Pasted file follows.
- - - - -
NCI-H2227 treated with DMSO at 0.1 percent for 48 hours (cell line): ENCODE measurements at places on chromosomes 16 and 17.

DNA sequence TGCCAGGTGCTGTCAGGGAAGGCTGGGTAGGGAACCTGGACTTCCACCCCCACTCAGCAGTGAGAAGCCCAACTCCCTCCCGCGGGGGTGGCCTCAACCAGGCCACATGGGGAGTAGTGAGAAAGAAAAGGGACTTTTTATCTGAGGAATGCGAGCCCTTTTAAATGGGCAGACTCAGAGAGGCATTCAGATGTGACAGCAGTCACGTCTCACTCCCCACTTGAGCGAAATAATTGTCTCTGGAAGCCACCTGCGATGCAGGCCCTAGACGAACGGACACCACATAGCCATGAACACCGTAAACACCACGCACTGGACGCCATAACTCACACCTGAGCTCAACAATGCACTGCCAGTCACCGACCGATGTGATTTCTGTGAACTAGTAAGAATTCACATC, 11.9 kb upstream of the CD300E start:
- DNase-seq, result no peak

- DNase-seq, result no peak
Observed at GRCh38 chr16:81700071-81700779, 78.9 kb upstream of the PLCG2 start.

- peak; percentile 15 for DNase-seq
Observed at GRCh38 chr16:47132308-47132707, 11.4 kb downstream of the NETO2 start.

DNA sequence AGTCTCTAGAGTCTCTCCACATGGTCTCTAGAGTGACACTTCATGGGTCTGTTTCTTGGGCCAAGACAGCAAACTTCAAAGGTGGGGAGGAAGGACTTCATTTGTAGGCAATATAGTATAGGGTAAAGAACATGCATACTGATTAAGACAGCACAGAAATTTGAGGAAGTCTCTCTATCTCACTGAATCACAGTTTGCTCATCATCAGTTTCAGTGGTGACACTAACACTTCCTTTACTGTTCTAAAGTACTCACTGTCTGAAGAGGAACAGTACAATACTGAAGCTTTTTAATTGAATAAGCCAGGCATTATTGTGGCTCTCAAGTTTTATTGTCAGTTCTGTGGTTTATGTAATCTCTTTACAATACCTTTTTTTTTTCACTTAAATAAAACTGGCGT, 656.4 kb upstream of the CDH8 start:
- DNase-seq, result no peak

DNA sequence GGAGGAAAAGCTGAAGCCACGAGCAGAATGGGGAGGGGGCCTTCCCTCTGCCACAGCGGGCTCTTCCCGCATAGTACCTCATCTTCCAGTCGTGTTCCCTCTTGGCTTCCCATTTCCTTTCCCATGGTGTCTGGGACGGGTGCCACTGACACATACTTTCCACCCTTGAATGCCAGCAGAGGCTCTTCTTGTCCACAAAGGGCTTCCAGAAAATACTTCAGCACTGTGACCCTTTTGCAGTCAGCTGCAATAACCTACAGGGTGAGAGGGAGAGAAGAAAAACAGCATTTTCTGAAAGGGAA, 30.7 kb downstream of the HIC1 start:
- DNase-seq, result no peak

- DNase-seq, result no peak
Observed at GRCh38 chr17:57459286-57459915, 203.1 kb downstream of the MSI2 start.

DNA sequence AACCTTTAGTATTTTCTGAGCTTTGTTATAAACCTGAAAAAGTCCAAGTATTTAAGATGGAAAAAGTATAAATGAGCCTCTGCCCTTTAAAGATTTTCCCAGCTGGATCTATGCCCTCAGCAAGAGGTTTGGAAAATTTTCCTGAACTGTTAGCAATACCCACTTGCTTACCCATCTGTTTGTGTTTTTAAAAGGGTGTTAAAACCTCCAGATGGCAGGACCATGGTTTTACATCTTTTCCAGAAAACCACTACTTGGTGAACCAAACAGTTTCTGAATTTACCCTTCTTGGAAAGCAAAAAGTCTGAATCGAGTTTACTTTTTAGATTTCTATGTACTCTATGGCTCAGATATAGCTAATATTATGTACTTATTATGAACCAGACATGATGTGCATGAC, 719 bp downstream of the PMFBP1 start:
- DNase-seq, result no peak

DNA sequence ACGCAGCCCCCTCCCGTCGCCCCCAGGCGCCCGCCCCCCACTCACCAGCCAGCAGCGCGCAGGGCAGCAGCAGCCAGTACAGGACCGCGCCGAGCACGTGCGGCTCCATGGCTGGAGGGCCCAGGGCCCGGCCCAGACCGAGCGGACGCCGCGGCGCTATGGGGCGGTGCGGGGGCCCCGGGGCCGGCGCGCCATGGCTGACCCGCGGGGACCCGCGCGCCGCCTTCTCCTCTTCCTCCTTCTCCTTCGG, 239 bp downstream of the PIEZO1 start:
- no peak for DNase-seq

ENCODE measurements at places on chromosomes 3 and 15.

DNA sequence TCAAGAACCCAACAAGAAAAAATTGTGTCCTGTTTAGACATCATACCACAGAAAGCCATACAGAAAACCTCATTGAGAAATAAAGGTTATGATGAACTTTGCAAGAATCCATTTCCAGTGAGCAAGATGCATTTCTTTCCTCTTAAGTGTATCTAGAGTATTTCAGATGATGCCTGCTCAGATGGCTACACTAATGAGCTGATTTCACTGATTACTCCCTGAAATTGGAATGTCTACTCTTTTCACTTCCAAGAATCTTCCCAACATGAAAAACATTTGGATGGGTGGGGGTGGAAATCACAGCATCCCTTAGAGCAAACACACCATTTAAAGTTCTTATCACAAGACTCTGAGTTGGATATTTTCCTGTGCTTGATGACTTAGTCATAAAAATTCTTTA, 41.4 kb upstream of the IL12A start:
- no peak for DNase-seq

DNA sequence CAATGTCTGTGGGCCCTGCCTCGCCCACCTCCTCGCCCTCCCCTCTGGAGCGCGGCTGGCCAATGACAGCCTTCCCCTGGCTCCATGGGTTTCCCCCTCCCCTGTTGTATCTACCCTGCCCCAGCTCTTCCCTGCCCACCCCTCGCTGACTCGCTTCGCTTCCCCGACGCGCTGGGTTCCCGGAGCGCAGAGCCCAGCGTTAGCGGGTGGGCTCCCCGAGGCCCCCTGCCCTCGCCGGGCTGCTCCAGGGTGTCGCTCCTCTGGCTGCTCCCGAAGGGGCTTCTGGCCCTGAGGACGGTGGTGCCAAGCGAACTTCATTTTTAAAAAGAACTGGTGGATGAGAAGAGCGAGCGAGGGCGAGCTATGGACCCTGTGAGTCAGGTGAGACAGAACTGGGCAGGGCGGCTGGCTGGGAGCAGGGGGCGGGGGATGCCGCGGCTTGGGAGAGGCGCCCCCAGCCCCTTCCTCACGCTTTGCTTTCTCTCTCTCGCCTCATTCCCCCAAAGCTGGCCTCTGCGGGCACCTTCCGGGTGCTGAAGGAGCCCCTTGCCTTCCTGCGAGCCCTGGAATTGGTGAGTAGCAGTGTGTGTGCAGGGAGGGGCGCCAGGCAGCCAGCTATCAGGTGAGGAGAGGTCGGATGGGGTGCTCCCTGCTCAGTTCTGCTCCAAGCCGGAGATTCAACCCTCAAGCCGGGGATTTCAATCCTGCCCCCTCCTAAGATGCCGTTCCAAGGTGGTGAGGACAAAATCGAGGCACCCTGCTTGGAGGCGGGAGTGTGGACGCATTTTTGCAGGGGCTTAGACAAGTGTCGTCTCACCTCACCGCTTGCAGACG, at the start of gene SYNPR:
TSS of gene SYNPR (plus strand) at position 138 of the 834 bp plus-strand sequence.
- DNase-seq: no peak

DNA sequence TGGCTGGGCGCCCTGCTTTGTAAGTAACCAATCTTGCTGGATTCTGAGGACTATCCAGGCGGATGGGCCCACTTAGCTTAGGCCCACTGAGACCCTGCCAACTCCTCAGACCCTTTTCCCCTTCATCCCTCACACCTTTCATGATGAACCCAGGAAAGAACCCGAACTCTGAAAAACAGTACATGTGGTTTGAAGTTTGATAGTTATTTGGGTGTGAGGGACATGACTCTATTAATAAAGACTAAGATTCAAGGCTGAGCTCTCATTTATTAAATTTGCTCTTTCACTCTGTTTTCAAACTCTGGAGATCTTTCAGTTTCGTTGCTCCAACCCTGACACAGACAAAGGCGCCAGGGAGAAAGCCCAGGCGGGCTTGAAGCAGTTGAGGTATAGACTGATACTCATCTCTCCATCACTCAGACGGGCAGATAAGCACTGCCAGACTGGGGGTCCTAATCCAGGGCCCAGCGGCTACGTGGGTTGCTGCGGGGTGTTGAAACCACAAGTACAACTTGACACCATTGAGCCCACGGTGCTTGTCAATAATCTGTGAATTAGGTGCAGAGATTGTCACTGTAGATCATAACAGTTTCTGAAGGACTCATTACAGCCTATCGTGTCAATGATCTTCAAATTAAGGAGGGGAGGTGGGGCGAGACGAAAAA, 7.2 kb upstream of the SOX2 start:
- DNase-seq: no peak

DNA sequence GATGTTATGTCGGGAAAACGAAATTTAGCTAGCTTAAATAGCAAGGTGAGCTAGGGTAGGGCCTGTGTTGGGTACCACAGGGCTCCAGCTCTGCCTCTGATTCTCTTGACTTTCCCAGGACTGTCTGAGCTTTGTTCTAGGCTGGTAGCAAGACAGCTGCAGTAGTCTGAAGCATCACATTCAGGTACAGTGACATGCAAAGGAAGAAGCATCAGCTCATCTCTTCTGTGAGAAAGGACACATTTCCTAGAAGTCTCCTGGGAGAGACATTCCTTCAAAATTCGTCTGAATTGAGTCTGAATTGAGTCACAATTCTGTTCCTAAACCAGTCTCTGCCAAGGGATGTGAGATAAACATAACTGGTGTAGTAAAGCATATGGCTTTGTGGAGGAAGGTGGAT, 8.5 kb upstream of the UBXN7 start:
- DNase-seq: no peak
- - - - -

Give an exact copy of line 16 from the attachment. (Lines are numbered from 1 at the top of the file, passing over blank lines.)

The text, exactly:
DNA sequence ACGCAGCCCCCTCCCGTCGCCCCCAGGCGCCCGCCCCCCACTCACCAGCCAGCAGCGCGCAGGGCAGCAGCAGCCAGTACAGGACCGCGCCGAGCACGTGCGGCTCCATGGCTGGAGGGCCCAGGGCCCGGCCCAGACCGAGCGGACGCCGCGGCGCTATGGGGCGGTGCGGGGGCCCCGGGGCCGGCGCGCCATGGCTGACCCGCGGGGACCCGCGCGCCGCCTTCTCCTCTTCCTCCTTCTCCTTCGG, 239 bp downstream of the PIEZO1 start: